Homer

0 484

Author's Introduction: Imagine if Homer, Virgil, Dante, Chaucer, and the other great poets of ancient Greece, Rome, and the Middle Ages had been given the gift, not only to peer into the twenty-first century, but to...
0 1002

What is a Book? It is a special kind of body made to be inhabited by a curious kind of frozen but fusible soul, a body fit to mediate its own peculiar life… It is our tradition that the...
0 2529

There is dignity and value in work. You who live in America once knew this. You did not think lesser of a man because he got his hands dirty with honest toil. To the contrary, you thought it a grand thing to build and to create. But...
0 1075

I have read your books, and I have discovered that many of you believe that people are products of their environment. How can you believe such things, and yet deny altogether the influence of the past? Nature may give us robust health or leave us scarred, but her traces...
0 1118

Odysseus has the art we need. I think he came by it through a rare combination of acutely honed cleverness and deep-souled imagination; we can acquire it by education. This art, the art of discovering significance, is the art of interpretation...
Odysseus
0 1801

The epithet “much-enduring” is often associated with moments when we see the interplay between Odysseus’ self-knowledge and his ability to use his experience to judge and adapt himself to circumstances; between his enduring self and purpose, and the many-ness of his schemes and courses of action...
0 1935

Oh, dear sons of the twenty-first century, do not balk at those who call you to live up to your father’s reputation. Do not define yourself against him, as so many of your age have done. If you do, you will dash yourselves on the rocks and miss out...
0 3125

Christians invented the classical curriculum; it is as much part of the broader Western inheritance as it is specifically part of the Christian inheritance... Why study old books? How do dusty old books written by dead men...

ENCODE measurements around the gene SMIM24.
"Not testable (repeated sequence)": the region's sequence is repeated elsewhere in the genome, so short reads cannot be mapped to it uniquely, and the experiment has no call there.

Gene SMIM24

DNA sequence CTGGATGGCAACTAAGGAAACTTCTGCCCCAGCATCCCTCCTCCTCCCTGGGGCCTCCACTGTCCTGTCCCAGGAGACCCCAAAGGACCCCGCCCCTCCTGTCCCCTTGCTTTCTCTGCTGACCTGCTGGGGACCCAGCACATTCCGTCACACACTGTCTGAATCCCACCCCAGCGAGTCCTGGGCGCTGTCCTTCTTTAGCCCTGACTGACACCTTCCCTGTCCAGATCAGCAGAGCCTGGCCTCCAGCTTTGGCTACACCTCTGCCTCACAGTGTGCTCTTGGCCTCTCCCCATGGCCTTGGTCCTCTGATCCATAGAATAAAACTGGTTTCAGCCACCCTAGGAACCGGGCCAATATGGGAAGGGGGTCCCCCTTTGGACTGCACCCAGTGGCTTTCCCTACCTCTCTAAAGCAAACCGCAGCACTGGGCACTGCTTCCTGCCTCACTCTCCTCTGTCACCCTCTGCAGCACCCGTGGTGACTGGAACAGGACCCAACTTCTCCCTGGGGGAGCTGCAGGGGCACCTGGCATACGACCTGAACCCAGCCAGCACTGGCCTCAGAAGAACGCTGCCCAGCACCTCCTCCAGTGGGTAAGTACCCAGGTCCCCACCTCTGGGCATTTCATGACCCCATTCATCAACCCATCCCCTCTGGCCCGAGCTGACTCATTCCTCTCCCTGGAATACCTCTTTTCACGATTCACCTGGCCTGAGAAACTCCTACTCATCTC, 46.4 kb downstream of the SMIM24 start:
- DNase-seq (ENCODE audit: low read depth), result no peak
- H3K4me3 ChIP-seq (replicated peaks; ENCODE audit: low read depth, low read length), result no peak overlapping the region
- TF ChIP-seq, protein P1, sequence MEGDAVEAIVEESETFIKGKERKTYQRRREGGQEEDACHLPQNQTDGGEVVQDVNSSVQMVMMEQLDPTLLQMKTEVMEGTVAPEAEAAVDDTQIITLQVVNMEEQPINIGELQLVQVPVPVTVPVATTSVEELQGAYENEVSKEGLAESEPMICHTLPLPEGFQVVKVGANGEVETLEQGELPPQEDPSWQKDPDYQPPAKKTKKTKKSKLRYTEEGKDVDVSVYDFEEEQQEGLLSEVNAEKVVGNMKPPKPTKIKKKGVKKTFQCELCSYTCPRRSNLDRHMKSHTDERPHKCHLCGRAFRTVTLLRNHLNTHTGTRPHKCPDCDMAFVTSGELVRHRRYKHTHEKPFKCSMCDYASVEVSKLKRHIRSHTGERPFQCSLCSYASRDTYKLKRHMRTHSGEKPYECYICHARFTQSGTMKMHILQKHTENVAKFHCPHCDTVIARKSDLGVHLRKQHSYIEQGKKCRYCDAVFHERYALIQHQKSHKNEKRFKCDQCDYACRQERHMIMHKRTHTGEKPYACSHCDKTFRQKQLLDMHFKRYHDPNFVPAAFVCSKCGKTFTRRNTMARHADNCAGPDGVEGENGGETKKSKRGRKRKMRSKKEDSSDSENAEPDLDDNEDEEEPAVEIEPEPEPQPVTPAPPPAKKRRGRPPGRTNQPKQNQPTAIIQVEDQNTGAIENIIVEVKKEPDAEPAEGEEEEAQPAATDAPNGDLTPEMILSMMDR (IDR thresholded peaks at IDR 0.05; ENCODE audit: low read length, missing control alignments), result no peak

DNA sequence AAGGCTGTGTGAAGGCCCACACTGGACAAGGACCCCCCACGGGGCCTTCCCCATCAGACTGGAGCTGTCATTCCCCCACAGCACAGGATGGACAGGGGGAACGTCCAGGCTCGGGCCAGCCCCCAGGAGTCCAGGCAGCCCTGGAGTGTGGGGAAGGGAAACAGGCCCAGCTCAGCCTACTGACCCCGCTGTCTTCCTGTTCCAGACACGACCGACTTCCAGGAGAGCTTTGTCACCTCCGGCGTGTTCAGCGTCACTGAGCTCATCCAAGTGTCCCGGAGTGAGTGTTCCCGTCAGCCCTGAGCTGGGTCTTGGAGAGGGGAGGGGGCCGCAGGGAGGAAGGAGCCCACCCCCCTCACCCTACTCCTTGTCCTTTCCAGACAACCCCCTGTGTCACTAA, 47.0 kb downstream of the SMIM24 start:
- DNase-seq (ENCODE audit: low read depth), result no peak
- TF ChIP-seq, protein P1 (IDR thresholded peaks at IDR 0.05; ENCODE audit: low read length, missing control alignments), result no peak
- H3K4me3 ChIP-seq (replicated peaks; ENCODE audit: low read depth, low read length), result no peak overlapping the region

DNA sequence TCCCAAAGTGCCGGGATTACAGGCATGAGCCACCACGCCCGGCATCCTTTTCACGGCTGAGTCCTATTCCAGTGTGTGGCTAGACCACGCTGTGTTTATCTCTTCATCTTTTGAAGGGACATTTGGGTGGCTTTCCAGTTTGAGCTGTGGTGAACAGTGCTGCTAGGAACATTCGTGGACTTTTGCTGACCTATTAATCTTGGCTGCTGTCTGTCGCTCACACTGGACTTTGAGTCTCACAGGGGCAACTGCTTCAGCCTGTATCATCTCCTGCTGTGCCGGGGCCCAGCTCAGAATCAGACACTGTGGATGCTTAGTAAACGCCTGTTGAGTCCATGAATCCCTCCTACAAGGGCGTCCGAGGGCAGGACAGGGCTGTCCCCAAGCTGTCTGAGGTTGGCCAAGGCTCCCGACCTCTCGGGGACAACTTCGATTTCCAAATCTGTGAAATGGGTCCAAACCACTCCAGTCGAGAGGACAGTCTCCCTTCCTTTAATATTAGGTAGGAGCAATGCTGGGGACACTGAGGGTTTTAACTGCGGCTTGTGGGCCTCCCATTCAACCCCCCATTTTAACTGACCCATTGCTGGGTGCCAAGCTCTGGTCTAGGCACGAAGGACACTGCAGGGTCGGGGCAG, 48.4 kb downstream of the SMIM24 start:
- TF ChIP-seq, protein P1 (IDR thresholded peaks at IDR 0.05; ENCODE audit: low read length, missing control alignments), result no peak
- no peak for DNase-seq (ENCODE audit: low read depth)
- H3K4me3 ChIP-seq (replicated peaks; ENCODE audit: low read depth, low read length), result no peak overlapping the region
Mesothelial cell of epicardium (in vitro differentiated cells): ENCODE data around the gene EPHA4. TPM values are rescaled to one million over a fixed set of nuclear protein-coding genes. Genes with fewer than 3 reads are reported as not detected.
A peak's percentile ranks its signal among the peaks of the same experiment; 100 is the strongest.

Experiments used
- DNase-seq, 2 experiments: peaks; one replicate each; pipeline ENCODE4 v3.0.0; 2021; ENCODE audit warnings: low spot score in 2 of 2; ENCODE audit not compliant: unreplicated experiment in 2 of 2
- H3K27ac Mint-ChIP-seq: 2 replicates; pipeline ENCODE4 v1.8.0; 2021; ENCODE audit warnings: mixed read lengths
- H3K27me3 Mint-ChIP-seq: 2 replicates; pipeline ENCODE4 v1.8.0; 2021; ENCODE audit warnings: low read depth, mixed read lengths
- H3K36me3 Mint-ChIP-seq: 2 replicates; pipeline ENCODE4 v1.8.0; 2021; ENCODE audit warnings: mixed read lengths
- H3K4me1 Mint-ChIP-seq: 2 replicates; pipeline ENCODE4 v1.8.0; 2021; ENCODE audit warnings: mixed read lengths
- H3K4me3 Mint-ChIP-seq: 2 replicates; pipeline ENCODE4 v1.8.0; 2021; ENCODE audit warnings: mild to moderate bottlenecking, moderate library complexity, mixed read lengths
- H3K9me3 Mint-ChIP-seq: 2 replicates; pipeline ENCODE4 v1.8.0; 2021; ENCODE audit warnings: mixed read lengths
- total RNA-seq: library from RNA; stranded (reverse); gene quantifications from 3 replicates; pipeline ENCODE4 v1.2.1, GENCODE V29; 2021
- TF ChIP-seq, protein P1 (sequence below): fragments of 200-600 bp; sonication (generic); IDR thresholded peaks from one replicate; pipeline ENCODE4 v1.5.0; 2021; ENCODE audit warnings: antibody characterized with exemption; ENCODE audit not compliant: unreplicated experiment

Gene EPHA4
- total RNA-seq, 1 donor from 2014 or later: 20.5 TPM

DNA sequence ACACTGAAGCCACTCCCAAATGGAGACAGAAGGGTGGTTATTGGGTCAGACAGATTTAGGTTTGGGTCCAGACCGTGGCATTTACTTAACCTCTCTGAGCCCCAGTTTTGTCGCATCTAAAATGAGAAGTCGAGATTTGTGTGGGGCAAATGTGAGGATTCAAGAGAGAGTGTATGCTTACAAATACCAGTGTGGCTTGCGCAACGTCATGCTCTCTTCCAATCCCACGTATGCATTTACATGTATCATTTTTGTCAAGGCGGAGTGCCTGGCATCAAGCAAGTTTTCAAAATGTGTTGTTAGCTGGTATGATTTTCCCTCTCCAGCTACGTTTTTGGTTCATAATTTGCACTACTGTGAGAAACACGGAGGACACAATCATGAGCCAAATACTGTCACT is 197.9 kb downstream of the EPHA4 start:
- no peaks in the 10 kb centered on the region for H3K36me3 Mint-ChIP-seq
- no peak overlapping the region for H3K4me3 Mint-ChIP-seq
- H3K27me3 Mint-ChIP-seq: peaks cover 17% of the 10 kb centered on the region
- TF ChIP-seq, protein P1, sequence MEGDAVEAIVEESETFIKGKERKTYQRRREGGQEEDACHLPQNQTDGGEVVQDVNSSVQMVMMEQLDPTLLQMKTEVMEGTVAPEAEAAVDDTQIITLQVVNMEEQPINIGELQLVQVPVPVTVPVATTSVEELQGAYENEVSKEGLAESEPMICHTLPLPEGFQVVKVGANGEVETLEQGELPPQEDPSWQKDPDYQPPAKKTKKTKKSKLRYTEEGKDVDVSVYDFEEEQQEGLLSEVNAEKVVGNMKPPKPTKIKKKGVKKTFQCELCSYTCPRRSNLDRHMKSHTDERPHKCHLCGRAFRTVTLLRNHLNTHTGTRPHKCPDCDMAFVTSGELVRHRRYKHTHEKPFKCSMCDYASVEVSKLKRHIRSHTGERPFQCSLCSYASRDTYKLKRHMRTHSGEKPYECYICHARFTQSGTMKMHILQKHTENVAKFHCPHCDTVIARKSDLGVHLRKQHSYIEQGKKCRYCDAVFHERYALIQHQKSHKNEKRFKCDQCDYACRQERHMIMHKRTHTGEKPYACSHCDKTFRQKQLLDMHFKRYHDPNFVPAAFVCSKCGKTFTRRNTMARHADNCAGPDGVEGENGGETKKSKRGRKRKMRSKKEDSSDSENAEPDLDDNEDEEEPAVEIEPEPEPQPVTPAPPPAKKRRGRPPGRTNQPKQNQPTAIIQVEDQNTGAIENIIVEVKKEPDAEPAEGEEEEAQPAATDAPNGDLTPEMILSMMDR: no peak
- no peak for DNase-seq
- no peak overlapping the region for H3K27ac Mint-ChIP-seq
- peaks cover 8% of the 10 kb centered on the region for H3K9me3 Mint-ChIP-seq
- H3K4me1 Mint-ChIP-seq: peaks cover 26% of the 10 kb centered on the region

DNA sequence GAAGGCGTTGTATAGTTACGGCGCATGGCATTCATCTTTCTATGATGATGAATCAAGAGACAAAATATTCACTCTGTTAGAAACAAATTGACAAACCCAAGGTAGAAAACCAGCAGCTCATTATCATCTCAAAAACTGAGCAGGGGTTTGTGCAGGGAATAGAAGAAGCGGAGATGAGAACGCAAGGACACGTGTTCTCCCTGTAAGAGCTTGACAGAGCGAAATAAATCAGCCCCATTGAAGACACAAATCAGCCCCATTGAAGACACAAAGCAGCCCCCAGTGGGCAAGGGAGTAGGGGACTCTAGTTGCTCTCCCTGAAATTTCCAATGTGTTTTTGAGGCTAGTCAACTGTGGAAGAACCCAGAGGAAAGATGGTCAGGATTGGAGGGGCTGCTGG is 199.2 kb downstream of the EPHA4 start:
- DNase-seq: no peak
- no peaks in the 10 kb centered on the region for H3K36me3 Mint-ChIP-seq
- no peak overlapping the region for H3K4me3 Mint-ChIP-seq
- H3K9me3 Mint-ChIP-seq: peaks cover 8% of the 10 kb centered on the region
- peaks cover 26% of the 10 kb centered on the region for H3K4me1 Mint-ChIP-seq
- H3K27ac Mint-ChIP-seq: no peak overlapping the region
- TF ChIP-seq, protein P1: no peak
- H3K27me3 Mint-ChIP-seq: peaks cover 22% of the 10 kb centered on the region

0 4483

You teach your students that the men of the past looked upon their wives as chattel, that they saw them as possessions rather than as people of value and worth. How deeply mistaken you are; how far from the truth...
0 1878

Author’s Introduction: Imagine if Homer, Virgil, Dante, Chaucer, and the other great poets of ancient Greece, Rome, and the Middle Ages had been given the gift, not only to peer into the twenty-first century, but to correspond with we who live in that most confusing and rudderless...
0 1955

Author’s Introduction: Imagine if Homer, Virgil, Dante, Chaucer, and the other great poets of ancient Greece, Rome, and the Middle Ages had been given the gift, not only to peer into the twenty-first century, but to correspond with we who live in that most confusing and rudderless...
1 2707

Author's Introduction: Imagine if Homer, Virgil, Dante, Chaucer, and the other great poets of ancient Greece, Rome, and the Middle Ages had been given the gift, not only to peer into the twenty-first century, but to correspond with we who live in that most confusing and rudderless...
0 2396

“Sing to me of the man, Muse, the man of twists and turns driven time and again off course, once he had plundered the hallowed heights of Troy.” The opening words to Homer’s Odyssey are among the most...
3 2947

A culture that fails to represent, or that misrepresents its wars in all their glory, gravity, and tragedy, is a weaker polity. Epic poetry, with its stark recording of the facts and feelings of war, can give cultures and communities access to the reality of warfare and...